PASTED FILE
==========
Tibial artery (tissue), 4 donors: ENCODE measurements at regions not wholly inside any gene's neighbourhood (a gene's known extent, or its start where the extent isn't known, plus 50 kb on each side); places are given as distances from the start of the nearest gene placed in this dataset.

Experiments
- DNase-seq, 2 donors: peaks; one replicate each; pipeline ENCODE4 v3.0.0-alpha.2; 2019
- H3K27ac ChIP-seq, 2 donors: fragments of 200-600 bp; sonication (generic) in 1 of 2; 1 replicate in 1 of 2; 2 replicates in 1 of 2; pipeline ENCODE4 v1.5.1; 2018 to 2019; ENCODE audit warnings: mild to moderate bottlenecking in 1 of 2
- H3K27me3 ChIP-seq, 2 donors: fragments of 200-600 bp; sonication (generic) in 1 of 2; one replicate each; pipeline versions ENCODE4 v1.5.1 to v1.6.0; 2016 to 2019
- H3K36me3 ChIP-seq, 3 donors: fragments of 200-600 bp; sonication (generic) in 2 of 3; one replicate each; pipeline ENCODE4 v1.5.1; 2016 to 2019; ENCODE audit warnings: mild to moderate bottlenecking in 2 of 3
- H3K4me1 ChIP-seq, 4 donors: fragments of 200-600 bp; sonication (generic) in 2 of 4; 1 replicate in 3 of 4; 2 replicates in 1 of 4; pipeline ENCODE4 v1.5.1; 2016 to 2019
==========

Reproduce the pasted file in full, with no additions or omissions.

Tibial artery (tissue), 4 donors: ENCODE measurements at regions not wholly inside any gene's neighbourhood (a gene's known extent, or its start where the extent isn't known, plus 50 kb on each side); places are given as distances from the start of the nearest gene placed in this dataset.

Experiments
- DNase-seq, 2 donors: peaks; one replicate each; pipeline ENCODE4 v3.0.0-alpha.2; 2019
- H3K27ac ChIP-seq, 2 donors: fragments of 200-600 bp; sonication (generic) in 1 of 2; 1 replicate in 1 of 2; 2 replicates in 1 of 2; pipeline ENCODE4 v1.5.1; 2018 to 2019; ENCODE audit warnings: mild to moderate bottlenecking in 1 of 2
- H3K27me3 ChIP-seq, 2 donors: fragments of 200-600 bp; sonication (generic) in 1 of 2; one replicate each; pipeline versions ENCODE4 v1.5.1 to v1.6.0; 2016 to 2019
- H3K36me3 ChIP-seq, 3 donors: fragments of 200-600 bp; sonication (generic) in 2 of 3; one replicate each; pipeline ENCODE4 v1.5.1; 2016 to 2019; ENCODE audit warnings: mild to moderate bottlenecking in 2 of 3
- H3K4me1 ChIP-seq, 4 donors: fragments of 200-600 bp; sonication (generic) in 2 of 4; 1 replicate in 3 of 4; 2 replicates in 1 of 4; pipeline ENCODE4 v1.5.1; 2016 to 2019